ch should have paid for it, to repeat exactly the same offence the following week. Her reputation for queerness let her be considered fair game, and so convinced is the ordinary person that queerness is of necessity contemptible, that when she did anything which was unusual, its reason was never examined, nor did the possibility that it might be better done in that way occur to anybody. It was merely a new evidence of her oddity.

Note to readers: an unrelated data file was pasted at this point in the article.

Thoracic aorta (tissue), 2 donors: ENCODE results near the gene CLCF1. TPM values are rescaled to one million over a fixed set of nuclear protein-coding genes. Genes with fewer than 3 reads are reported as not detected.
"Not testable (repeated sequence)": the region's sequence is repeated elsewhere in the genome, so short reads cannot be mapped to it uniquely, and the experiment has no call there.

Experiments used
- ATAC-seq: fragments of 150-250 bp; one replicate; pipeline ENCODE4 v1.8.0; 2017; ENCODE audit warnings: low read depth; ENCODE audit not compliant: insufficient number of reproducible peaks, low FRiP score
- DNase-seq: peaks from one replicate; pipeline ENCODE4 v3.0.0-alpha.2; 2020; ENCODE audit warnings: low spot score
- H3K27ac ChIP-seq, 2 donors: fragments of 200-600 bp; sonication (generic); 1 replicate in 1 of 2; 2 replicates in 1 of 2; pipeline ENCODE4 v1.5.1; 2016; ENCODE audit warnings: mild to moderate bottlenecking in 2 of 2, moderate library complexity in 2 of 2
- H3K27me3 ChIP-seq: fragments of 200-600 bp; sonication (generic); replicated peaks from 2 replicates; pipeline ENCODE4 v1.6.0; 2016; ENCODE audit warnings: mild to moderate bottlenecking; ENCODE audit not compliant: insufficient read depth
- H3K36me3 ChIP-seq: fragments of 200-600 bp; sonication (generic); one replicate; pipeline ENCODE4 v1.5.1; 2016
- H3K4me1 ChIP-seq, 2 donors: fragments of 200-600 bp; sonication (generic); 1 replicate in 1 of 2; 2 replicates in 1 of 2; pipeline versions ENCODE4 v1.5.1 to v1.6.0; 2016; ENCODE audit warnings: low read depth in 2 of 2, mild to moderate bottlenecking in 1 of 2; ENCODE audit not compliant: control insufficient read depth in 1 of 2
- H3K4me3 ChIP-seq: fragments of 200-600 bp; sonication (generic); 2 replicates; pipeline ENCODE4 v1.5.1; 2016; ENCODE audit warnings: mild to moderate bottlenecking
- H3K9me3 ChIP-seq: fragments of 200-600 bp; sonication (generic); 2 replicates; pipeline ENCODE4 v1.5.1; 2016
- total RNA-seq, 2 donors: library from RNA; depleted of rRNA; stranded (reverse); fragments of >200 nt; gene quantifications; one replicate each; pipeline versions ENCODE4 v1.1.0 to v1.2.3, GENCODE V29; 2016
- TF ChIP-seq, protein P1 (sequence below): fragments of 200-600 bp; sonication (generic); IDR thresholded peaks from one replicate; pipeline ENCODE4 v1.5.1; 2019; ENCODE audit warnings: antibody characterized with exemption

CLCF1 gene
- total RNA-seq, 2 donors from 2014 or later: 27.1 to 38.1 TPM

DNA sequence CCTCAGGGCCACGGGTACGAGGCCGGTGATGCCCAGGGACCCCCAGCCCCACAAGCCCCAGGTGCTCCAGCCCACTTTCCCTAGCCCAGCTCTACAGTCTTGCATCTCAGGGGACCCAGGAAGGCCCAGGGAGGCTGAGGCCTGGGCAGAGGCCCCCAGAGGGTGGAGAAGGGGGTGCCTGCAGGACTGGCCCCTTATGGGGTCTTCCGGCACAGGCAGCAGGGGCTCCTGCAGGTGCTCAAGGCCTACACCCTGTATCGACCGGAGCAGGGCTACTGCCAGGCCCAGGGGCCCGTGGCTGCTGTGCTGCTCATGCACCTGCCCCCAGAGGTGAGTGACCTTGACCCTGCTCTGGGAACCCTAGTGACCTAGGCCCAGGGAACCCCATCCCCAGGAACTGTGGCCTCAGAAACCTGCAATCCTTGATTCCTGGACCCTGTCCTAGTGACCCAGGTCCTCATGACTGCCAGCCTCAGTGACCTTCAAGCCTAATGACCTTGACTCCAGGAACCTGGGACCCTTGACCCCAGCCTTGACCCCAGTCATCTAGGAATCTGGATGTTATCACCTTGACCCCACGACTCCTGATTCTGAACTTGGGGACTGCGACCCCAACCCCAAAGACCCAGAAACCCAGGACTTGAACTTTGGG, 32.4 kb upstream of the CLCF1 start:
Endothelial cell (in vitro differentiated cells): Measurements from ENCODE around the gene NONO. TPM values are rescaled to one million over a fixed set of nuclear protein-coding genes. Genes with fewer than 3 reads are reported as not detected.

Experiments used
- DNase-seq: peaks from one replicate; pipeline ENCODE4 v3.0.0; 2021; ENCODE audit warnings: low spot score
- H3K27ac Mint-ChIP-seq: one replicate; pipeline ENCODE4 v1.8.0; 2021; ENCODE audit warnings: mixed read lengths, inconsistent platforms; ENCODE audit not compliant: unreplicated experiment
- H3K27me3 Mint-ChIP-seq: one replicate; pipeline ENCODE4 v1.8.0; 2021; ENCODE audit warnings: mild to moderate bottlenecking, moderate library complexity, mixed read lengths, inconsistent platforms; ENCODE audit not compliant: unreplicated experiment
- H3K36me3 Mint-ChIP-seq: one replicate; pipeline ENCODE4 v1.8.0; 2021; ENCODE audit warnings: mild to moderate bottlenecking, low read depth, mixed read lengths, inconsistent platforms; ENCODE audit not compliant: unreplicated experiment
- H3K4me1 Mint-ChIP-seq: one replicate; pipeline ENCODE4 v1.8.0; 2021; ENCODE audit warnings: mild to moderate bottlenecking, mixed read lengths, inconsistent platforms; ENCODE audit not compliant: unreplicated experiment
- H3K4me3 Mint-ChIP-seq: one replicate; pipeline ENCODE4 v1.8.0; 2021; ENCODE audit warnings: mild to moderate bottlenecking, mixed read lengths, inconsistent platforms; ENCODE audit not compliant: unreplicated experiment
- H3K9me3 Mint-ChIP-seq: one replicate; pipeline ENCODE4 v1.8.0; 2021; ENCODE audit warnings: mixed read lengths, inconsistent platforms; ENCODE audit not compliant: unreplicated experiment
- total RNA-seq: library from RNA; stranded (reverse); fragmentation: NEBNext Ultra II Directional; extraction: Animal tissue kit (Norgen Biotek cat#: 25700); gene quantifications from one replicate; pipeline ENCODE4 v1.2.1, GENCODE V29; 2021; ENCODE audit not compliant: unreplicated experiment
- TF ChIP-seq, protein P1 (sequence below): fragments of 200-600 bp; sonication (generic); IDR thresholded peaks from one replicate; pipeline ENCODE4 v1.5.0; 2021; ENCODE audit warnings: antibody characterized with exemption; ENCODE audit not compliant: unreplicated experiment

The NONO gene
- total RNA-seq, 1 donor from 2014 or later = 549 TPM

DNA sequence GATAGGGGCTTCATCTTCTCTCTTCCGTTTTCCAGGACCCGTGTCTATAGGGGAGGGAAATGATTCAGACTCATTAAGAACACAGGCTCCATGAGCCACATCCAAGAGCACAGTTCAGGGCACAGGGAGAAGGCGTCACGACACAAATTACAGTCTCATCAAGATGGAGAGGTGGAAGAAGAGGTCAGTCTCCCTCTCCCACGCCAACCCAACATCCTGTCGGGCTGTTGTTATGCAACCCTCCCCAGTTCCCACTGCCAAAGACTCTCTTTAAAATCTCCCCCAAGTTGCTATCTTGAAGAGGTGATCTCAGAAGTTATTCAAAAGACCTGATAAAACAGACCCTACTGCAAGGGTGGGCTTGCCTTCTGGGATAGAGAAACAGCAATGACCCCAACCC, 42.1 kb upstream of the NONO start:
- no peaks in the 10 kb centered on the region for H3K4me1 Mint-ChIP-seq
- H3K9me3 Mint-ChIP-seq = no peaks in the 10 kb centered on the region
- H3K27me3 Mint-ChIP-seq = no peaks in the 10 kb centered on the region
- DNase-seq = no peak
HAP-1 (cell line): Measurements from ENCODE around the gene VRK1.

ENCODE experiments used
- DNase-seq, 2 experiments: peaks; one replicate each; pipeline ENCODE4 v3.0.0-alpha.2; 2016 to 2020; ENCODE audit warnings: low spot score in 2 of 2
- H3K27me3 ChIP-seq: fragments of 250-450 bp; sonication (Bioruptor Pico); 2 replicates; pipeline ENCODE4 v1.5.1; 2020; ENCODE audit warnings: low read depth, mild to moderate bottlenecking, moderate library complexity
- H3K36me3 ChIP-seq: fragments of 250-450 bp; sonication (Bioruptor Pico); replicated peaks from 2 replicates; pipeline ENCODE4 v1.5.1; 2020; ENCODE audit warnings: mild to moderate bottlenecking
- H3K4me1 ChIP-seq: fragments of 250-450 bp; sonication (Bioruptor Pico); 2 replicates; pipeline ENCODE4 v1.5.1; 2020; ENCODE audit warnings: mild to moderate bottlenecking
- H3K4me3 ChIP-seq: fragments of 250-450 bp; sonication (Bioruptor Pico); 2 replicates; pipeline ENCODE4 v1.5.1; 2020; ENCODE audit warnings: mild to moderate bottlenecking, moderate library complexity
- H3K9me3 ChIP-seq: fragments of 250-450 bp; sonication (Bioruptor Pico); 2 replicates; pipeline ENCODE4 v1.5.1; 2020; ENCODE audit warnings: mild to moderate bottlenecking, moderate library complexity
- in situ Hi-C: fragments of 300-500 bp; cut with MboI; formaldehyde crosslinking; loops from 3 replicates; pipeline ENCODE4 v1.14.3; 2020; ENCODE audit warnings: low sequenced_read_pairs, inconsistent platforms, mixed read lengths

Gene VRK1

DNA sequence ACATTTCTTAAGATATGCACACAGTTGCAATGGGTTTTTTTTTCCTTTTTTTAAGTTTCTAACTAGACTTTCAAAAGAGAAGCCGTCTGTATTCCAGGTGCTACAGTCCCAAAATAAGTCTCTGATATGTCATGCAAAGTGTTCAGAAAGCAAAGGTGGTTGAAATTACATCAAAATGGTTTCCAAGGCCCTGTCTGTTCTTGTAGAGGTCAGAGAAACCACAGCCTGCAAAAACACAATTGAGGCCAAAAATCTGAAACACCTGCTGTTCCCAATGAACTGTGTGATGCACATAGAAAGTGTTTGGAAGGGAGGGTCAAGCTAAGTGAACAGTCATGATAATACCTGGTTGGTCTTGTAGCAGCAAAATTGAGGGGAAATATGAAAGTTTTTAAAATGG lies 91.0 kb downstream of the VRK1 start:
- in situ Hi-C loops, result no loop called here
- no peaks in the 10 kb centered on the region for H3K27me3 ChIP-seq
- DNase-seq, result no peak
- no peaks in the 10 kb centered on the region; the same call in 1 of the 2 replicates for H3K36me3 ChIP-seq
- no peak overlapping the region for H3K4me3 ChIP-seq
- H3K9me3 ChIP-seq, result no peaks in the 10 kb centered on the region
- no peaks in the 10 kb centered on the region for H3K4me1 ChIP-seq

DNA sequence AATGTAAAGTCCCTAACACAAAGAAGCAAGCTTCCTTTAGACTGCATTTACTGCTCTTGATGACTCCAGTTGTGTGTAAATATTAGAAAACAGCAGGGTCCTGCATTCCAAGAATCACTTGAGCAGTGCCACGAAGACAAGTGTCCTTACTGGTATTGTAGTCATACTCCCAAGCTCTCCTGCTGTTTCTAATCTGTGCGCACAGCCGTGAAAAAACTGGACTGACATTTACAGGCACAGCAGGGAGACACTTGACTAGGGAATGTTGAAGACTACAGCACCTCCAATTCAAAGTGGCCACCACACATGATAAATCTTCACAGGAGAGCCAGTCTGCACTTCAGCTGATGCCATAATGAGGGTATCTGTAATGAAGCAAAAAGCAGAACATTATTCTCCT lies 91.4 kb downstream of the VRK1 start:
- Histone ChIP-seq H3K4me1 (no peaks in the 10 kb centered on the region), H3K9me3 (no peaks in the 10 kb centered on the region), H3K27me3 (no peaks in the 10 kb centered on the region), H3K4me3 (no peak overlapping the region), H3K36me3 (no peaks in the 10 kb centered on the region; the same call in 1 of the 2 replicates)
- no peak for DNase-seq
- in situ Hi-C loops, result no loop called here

But it was especially in those points in which she felt herself moved by her religious convictions that she was most suspected. For in spite and over all her eccentricities of belief, she was genuinely religious, having the two great religious virtues, charity in judgment and sorrow for the failures of others. But again she was "different," as it is evident in this world that the failures of other people are entirely their own fault, and to be gentle in judgment is more than other people will be to you, and therefore unnecessary. So that, without being in intention a reformer,